Behind the Beautiful Forevers describes life in the Annawadi slum in India, close to Mumbai’s international airport. These blinks tell the story of families who live in squalid conditions but still dream of a better life, even though the odds are overwhelmingly against them.
All people have hopes and dreams for the future. This is true even for the inhabitants of the illegal settlement – or slum – of Annawadi, next to Mumbai’s international airport. But their dreams can be shattered by something as simple as a neighborhood disagreement.
Meet the Husain family, who are fairly well off by Annawadian standards, earning up to eleven dollars a day with their garbage business. Their dream is to buy a plot of land on a legal settlement and build a new home. In fact, they have already paid a deposit for a plot.
But then, one day as they are renovating their home, the Husains accidentally shake a brick wall that they share with a mentally unstable neighbor, Fatima. The only damage is some rubble falling into a pot of rice Fatima happens to be cooking, but since she is jealous of the Husains’ “wealth,” she claims her home has been destroyed and demands compensation.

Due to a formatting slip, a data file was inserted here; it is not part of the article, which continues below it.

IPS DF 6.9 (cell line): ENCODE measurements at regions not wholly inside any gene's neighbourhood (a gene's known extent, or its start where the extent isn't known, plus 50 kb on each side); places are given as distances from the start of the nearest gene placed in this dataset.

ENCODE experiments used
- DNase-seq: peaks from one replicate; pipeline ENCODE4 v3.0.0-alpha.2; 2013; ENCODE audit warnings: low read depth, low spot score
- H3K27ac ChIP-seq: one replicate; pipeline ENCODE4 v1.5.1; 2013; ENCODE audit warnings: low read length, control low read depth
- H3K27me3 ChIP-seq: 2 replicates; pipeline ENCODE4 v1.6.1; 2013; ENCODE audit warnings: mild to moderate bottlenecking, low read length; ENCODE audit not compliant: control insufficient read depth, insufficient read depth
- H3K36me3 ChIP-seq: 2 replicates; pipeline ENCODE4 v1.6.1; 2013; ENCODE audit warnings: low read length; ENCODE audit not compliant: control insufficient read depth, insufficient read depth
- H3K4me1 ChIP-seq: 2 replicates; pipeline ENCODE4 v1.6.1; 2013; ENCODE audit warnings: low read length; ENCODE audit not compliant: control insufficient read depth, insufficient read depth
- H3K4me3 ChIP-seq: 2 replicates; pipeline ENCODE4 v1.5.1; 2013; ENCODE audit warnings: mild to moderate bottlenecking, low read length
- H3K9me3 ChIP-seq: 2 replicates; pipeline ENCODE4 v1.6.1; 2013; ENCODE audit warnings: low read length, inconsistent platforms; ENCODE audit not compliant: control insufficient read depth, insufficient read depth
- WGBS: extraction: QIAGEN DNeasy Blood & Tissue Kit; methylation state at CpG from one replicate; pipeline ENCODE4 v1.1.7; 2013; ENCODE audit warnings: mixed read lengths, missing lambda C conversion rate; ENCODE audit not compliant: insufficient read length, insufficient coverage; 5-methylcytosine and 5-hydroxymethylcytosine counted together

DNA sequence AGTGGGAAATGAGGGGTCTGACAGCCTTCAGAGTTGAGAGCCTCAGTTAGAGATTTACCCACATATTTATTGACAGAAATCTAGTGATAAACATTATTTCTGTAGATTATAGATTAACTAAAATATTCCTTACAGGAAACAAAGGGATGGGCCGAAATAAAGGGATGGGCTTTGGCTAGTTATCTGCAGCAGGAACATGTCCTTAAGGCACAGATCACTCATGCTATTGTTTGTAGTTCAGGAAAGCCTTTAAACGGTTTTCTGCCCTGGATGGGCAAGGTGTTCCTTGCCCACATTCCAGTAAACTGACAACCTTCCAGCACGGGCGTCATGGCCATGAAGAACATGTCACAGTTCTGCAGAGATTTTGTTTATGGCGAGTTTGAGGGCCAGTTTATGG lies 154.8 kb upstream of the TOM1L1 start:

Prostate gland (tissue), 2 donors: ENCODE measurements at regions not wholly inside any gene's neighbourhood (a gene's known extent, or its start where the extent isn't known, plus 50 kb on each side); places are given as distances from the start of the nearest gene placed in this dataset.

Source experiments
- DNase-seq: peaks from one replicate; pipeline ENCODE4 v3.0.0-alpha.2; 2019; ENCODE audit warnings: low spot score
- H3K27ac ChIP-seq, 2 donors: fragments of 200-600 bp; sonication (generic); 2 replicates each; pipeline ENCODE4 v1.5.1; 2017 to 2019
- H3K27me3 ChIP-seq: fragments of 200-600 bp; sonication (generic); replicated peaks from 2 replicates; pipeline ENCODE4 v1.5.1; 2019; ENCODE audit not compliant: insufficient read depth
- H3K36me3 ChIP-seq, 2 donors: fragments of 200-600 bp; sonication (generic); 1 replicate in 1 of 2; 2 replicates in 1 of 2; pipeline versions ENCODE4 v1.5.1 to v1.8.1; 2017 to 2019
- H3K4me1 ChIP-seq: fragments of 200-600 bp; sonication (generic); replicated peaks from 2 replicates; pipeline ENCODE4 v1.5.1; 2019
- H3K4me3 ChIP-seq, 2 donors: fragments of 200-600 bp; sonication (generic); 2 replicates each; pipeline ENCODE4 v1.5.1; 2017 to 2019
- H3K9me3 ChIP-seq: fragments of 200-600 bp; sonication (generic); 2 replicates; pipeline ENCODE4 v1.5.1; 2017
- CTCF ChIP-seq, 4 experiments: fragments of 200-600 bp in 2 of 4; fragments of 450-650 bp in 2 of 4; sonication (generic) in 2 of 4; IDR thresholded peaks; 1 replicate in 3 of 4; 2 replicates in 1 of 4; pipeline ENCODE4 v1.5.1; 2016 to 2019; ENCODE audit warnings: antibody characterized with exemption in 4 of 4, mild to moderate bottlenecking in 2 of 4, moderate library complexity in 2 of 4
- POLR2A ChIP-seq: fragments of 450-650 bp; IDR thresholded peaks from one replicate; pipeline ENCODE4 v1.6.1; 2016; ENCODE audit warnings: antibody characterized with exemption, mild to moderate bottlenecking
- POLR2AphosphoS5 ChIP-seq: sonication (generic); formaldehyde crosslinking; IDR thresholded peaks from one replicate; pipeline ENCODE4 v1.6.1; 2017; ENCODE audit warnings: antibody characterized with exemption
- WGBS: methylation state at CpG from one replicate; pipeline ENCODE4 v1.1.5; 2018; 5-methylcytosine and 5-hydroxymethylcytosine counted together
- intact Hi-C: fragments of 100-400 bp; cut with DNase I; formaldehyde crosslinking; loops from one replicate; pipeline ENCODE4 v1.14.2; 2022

The Husains’ refusal sends Fatima into such a rage that she sets herself on fire. At the hospital, she receives grossly inadequate treatment for her burns and subsequently dies.
The tragedy is further compounded when several members of the Husain household are arrested and falsely charged with the murder of their neighbor.
Now the Husains begin to see their meager savings disappear.
First, since the local justice system is wholly corrupt, they need to pay various bribes.
Second, the neighbors are also aware of the Husains’ supposed wealth, so they demand payment from them just to tell the police the truth about what happened.
Third, when the Husains are jailed before their trial, they lose their income because they can no longer work.
Fourth, they have to sell a part of their original hut to pay their lawyers, further hurting their garbage business.
And finally, since they cannot afford to buy the new plot of land for which they’d paid a deposit, it is sold to another family. The Husains are not reimbursed.